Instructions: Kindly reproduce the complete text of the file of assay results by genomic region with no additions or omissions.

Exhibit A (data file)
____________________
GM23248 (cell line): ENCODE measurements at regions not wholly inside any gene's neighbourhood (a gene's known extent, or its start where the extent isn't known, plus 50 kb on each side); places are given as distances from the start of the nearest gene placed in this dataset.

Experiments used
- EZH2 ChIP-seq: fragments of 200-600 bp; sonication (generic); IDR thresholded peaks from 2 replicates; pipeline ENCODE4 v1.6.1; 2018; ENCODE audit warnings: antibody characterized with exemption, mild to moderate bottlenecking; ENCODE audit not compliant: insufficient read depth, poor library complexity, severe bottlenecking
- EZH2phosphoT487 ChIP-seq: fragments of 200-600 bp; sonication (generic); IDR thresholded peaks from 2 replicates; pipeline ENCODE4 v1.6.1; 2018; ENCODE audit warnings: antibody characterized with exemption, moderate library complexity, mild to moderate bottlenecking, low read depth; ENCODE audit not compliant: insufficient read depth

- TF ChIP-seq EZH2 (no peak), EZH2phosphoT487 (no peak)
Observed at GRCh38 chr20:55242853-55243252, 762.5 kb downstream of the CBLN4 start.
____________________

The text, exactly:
GM23248 (cell line): ENCODE measurements at regions not wholly inside any gene's neighbourhood (a gene's known extent, or its start where the extent isn't known, plus 50 kb on each side); places are given as distances from the start of the nearest gene placed in this dataset.

Experiments used
- EZH2 ChIP-seq: fragments of 200-600 bp; sonication (generic); IDR thresholded peaks from 2 replicates; pipeline ENCODE4 v1.6.1; 2018; ENCODE audit warnings: antibody characterized with exemption, mild to moderate bottlenecking; ENCODE audit not compliant: insufficient read depth, poor library complexity, severe bottlenecking
- EZH2phosphoT487 ChIP-seq: fragments of 200-600 bp; sonication (generic); IDR thresholded peaks from 2 replicates; pipeline ENCODE4 v1.6.1; 2018; ENCODE audit warnings: antibody characterized with exemption, moderate library complexity, mild to moderate bottlenecking, low read depth; ENCODE audit not compliant: insufficient read depth

- TF ChIP-seq EZH2 (no peak), EZH2phosphoT487 (no peak)
Observed at GRCh38 chr20:55242853-55243252, 762.5 kb downstream of the CBLN4 start.